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Given that I have so few things to keep track of, it should follow that I indeed can keep track of all of them. Unfortunately, that’s not the case. A couple of months ago, I lost a notepad and an umbrella because I left them outside of a store. Last week, I nearly lost my day pack, which was carrying my computer and camera, because I forgot I had placed it on a chair as I was taking a rest at a convenience store near my apartment. Today, I lost the camera. On the bleachers by the field where our latest pickup soccer match took place, it must have sat undisturbed for hours, receiving the attention of none, including me. Upon realizing that it was not in my bag when I returned home, I felt an immense pang of loss. Strangely, though, that thought was not of the money it would cost to replace such a camera or even of the object itself. The loss was that of the photos held on its memory card. Not merely just bits of data or rows of pixels, they were a representation of a part of my life. Though relatively uneventful and certainly not my best work, they were a tangible piece of how I had spent the most precious of commodities, time. Certainly I can capture the much of these sentiments in writing, but despite my best efforts to paint pictures with my words, I will never capture all of them. The photographs serve as both complements of my memories but also cues for the memories that have faded below the realm of consciousness.

A year ago, I owned a home and nearly enough stuff to fill it. I owned two cars and a garage full of lawn-care equipment. I owned shelves full of knick knacks and a closet full of clothes I hadn’t worn in years. Over the course of several months, I liquidated almost all of these things to the point that I could relocate myself to the other side of the world with all of my worldly possessions (discounting the small handful of things I left at my parents’ house) hung from my shoulders. In fact, I can inventory every item, save maybe the exact numbers of socks and underwear, from memory if I need to. With only a small fraction of the items I once had, I find that I am even happier and my life more fulfilled than ever.

I will not try to argue that things cannot make us happy, but I will argue that it is not the things themselves that make us happy. Instead, it is the experiences they enable. I may say that I miss my bike, but it is in fact the feeling of pulling its chassis and machinery up a long climb that I miss. I may say that I miss my car, but it is in fact the sensation of a smooth operation of the gearbox and the force of acceleration against my back that I miss. I may say that I miss my snowboard, but it is in fact the feeling of soft powder under my toes as I engage my full concentration on the conquering of a difficult bit of terrain that I miss. What I long for are not things, they are experiences.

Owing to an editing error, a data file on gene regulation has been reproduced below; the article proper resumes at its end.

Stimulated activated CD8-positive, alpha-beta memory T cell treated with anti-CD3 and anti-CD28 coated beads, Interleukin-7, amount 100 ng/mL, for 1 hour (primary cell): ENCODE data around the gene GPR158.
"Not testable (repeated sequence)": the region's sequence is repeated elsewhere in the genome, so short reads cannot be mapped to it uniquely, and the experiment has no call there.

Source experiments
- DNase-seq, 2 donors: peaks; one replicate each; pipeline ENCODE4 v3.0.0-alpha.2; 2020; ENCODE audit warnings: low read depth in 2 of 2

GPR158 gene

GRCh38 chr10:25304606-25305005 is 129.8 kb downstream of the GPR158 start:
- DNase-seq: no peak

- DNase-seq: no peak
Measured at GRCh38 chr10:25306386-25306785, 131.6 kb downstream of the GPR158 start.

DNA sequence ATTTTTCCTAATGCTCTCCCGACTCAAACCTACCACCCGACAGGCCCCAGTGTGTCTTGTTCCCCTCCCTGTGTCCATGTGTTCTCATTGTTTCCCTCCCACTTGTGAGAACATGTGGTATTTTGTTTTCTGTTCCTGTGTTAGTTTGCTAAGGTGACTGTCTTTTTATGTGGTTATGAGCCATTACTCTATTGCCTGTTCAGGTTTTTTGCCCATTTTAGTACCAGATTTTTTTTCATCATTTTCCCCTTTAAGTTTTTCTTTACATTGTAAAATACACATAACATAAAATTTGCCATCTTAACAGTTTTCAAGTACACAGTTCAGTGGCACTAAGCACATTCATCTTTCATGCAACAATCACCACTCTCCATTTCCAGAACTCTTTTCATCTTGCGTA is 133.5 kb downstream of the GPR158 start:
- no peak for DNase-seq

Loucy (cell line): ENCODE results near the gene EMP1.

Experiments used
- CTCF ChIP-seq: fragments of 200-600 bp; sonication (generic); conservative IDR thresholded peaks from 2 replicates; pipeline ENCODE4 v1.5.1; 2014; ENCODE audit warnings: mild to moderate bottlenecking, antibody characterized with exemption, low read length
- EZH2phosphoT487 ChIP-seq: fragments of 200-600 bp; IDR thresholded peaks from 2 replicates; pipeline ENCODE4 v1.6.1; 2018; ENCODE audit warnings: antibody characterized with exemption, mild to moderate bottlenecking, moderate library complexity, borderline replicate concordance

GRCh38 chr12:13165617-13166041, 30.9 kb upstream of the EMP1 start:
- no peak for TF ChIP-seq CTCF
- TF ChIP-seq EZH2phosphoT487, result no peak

After beginning a new life in a new country with a new profession and new hobbies, I have had no shortage of these experiences. It has been this experience that has led that change in me that explains the reason why my first thought upon losing my camera was not of its monetary value but of its experiential value. It has proven to me the folly of my old values. Whereas once I would think of my expenditures as investments in things from which I hoped to reap further monetary benefit in the future, now I see my paycheck as the enabler of experiences that give value to my time.

However, these experiences are not with us all the time. We can hold many in our memories, and many we can recall instantly. For others though, it will take some assistance. Over the course of our romantic relationship, Luisa always insisted that I take more pictures because I would want to look back on them one day. I never really understood. Though it made sense, it took me a long time to build the habit of recording things that I knew I would want to remember. As imperfect as I am about having a camera ready, I have greatly improved. In fact, I recently realized just how many of these memories I have stored with my little digital companion. Last week, as I was uploading some of the newest photos, I took a look through my library. Brain-dead tired, I just held down the right arrow and let the photos flash by at a dozen frames per second. In a powerful time lapse of my life over the past couple years, each frame brought back the memories of a hundred different moments, the emotions tied to them piling up on top of each other. From Poland to Annapolis to New York City to Pensacola to Korea, each shot carried with it a story from the life I had once lived and the life I am currently living. If someone were to ask me to tell my life story, I might be able to give a brief answer of where I grew up, where I went to school, and the jobs I have done, but these are not who I am. They are simply categories that represent where I have existed. If instead I were to use my photo album as the basis for my story, it would last for days as I explained the context, meaning, and outcome of each frame that represents a piece of who I truly am.

Over the course of the past year, I have undergone a litany of changes. Today, I found out just how thorough this change has been. I have realized that my ability to capture my life with the lens is an invaluable tool for the storage of my life and its stories. Though I will continue to exploit my passion and skill for writing, sometimes a picture is worth more than a thousand words.

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